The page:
Rollback

Updated 1 month ago by Copado Solutions

By following Copado's best practices in your release management process, you will be able to identify issues with your metadata changes as they are being deployed from one environment to the next one. While enforcing quality gates, you will be able to troubleshoot the issues before the changes arrive to production. Hence, the probability of errors in production is minimal or non-existent.

However, what if there is an unexpected behavior in production? A rollback process could imply losing information in components that are automatically removed, but this could be resolved by creating a bug user story, committing the fix and deploying it to production. By this means, the bug user story will have to go through all the quality gates you have implemented in your release management process. Nevertheless, you can take a shortcut by enabling a hotfix environment that is directly linked to production, as shown in the diagram below:

If you still need to perform a rollback, continue reading to learn how this process works.

Before a Deployment

A prerequisite for performing rollbacks is to have a backup of your org in a branch in your Git repository. We recommend scheduling frequent backups by using Copado scheduled jobs, or every time you deploy changes to the org.

For frequent backups, you can do the following:

  1. Create a backup branch in the Git repository for the relevant working branch. For example, for the master branch, create a “master_backup” branch. 
  2. Create a Git Snapshot record in Copado and fill in the details as follows:
    1. Enter a descriptive name, like 'Production Backup'.
    2. Select your Git repository.
    3. Enter the backup branch name. In our example 'master_backup'.
    4. In the Git Snapshots Permission field, select Allow Snapshots Only. This will prevent anyone from committing to this branch and altering the backup version.
    5. Select a frequency to schedule the backup on a daily or weekly basis, depending how often you deploy to that org. 
    6. In the Org Credential field, select the org from where the metadata will be retrieved. In this example, select production since you are backing up from master:

Alternatively, if you want to execute a backup only for specific deployments, create a URL Callout step in the Deployment record prior to the actual Git Promotion step. Select the Take a Git Snapshot webhook and select the backup Git snapshot to be executed, or simply open the backup Git Snapshot record and click on Take Snapshot Now to manually perform the backup.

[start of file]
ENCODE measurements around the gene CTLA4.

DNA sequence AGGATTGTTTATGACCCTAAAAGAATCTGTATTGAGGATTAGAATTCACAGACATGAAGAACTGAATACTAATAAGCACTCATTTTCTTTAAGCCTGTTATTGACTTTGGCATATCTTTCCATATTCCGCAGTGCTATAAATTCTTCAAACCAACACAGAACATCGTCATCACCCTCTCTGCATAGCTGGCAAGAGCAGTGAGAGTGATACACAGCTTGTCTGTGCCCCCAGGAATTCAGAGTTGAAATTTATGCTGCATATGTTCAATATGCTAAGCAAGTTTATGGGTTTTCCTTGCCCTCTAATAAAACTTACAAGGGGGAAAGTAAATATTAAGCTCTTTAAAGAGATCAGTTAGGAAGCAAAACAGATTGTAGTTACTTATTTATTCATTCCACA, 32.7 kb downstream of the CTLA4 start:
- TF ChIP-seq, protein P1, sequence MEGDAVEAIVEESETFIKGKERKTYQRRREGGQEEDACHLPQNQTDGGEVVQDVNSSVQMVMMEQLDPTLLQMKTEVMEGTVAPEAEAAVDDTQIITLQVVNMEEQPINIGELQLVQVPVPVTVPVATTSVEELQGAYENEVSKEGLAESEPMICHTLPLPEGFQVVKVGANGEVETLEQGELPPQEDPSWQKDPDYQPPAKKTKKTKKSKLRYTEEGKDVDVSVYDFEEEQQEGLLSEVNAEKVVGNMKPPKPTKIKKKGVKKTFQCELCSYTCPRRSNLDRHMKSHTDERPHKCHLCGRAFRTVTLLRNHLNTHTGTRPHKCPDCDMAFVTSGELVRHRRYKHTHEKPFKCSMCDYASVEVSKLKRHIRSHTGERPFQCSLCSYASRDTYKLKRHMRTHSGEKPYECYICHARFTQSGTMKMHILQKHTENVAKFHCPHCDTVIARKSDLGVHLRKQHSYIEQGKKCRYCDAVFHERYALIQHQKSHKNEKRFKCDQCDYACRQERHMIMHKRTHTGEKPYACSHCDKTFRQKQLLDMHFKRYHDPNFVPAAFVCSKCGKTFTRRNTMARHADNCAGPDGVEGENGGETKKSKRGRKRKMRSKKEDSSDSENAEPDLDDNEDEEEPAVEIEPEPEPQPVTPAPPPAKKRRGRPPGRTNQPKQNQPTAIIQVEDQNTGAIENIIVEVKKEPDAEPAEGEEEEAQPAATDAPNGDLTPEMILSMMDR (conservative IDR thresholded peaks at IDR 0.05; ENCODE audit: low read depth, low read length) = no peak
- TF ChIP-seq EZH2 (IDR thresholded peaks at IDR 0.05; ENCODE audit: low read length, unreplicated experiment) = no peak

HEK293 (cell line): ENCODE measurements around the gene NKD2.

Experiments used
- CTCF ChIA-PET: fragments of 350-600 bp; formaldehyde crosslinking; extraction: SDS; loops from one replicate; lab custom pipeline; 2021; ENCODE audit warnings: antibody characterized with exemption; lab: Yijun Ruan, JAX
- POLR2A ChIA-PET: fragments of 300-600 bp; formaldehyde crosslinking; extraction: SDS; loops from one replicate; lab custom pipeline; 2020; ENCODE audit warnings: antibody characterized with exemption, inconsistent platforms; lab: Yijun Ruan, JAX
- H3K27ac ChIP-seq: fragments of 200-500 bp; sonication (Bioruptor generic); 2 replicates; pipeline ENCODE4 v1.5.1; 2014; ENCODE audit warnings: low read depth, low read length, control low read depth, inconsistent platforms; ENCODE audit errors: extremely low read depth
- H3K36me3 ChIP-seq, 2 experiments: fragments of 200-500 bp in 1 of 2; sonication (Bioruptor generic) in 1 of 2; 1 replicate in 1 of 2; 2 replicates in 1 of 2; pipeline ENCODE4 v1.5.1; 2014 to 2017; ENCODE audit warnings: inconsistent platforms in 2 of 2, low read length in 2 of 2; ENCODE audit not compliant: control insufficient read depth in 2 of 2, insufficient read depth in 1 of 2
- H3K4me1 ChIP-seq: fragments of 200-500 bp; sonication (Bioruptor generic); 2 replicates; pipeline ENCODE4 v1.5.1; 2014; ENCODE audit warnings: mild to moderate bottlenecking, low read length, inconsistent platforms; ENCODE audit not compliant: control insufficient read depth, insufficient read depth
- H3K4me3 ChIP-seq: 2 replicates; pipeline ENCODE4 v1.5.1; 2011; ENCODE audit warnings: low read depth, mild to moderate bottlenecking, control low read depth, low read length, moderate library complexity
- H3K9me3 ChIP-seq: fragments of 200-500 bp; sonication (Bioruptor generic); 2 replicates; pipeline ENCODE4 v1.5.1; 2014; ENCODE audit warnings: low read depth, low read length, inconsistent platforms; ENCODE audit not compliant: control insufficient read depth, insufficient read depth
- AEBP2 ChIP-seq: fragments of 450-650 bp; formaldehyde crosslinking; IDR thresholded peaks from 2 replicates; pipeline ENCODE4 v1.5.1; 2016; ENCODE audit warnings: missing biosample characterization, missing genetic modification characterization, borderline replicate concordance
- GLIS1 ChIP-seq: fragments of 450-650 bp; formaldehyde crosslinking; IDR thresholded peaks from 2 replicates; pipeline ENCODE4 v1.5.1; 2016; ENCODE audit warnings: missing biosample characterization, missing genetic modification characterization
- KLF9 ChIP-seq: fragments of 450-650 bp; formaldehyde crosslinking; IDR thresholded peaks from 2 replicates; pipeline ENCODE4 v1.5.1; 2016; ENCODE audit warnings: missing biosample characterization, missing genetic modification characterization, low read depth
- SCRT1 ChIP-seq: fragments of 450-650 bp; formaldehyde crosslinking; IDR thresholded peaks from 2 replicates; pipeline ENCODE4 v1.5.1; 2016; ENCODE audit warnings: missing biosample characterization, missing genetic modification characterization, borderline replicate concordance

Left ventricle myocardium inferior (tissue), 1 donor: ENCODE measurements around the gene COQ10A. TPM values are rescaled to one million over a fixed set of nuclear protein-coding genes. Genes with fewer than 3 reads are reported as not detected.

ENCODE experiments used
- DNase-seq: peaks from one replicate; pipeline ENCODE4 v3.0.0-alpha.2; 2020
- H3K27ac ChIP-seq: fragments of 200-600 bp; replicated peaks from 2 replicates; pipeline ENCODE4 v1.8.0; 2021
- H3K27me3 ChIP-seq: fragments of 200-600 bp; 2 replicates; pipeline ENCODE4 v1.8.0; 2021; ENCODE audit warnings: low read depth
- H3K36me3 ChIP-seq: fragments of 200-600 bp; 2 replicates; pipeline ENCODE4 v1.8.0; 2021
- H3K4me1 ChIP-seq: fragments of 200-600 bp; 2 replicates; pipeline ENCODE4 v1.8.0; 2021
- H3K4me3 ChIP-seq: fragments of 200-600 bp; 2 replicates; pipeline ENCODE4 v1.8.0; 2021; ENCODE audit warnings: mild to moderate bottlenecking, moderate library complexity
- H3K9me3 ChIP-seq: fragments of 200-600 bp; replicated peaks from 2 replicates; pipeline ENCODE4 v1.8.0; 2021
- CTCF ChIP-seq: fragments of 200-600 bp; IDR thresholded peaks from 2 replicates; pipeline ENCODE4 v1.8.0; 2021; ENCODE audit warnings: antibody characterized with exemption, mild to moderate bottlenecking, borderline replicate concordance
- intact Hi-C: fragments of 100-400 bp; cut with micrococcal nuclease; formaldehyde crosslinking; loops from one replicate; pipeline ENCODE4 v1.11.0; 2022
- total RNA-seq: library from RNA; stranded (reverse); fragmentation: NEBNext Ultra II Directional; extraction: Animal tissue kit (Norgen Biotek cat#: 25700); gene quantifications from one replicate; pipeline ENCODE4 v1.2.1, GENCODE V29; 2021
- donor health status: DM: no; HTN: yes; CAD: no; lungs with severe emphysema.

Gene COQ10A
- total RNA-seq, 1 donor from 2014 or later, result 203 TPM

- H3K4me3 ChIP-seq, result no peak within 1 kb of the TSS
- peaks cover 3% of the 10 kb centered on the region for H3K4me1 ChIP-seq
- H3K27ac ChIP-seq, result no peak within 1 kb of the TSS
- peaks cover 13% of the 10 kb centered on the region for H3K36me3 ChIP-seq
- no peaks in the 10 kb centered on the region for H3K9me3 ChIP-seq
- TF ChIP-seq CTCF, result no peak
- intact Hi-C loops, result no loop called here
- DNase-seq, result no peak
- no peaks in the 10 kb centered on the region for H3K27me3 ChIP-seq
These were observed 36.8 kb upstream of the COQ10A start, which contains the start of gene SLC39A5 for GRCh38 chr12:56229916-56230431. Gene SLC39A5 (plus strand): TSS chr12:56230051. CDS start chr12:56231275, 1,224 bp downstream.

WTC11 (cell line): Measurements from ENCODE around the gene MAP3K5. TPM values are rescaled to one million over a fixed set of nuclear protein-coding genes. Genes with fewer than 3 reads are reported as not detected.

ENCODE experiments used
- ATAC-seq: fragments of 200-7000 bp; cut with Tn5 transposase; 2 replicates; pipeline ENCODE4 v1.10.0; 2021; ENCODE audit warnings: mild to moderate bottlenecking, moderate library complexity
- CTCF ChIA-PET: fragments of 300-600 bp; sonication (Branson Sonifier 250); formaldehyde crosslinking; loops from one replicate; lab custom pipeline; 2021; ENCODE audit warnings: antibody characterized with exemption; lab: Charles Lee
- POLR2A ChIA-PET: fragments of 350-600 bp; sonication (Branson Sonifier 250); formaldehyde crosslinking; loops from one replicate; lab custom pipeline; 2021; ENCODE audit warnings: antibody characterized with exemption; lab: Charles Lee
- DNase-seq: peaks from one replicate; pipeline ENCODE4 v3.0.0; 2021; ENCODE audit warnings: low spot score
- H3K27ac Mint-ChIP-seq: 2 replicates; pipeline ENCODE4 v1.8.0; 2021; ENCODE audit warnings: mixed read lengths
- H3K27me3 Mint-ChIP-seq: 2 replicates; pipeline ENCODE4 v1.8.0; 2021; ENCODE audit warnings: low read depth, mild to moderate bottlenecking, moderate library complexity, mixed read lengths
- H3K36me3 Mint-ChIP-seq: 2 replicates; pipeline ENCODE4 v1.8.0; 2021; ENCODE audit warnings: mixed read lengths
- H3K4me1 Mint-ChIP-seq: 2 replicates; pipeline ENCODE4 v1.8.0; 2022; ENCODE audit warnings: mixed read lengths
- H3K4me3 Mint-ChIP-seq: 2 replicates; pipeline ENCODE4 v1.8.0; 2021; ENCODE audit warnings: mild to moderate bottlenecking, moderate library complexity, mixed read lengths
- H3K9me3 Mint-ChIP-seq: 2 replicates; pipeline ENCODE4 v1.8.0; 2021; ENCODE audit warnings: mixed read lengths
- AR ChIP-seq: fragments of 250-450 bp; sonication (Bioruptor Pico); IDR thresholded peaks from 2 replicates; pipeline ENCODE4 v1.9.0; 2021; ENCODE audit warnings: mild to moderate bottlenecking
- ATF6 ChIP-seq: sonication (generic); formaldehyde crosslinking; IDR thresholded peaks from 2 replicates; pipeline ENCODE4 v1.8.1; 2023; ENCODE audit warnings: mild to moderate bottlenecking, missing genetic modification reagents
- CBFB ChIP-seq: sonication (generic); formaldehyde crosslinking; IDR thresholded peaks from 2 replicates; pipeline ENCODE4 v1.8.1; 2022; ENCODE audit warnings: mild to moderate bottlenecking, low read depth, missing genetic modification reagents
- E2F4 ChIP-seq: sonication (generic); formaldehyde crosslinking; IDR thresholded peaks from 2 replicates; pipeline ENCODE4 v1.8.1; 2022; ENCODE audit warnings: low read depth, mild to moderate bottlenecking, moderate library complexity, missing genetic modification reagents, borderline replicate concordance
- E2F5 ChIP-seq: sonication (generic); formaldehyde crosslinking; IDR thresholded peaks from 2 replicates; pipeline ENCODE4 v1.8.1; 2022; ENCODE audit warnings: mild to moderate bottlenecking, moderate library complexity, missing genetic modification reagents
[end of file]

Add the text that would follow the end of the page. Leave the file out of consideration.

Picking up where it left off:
After a Deployment

In order to compare files and execute the rollback, follow these steps:

  1. Create a Snapshot Difference to compare the latest backup commit in the backup branch (master_backup in this example), against the destination org: 

  1. Once the difference calculation is finished, select the files that you would like to deploy to the destination org.:
  2. Click on Create Deployment and then follow the steps in order to deploy the metadata components from the Git backup.

Delete corresponds to components that were created during the latest deployment, but don’t exist in the latest backup. They will be deleted in destination if selected. 

Git can only track full files, so nested components won’t be automatically removed.

Create corresponds to components that were deleted in the destination org during the last deployment, but are available in the latest backup. They will be created in destination if selected. 

Update corresponds to components that were modified/updated during the last deployment. By using the Show Diff link you can see a side-by-side comparison of the files:

This deployment is a Git to org deployment. The destination’s org branch won’t be updated during this process. In order to update the destination’s org branch (in this example, master), we’ll need to commit these changes by retrieving them from the org and pushing them to git.

  1. Once the deployment is successfully completed, go to the Git Snapshot record of the destination org (production in our example), click on Commit Changes and select the metadata components that were rolled back and commit them. This will ensure that the changes in the org's branch are in sync with the org itself.

Additional Considerations

Given the way Salesforce handles some of the metadata, items which should be deleted are disregarded. Although fields or workflow rules/actions can be selected as single metadata elements, they will be added to one big object definition or object workflow file (e.g. Opportunity.object or Opportunity.workflow). The items that are added to those files will be created, but if an item (e.g. a field) is removed from the file, and this file is deployed (Opportunity.object), Salesforce will disregard the field instead of deleting it. 

In order to make sure these items are deleted, you will need to add a Delete Metadata step with the items to be deleted to the deployment resulting from the snapshot difference.

Sample metadata which handles deletions of nested components/references:

  • Layouts
  • Classes 
  • Reports 
  • Custom Report Types
  • Flows

Sample metadata which disregards deletions of nested components/references:

  • Objects 
  • Workflows 
  • Profiles 
  • Labels 
  • Any metadata you can construct atomically, but which in the background is stored in one single file.

For more information about the metadata types, check out the article Commit Changes Overview.


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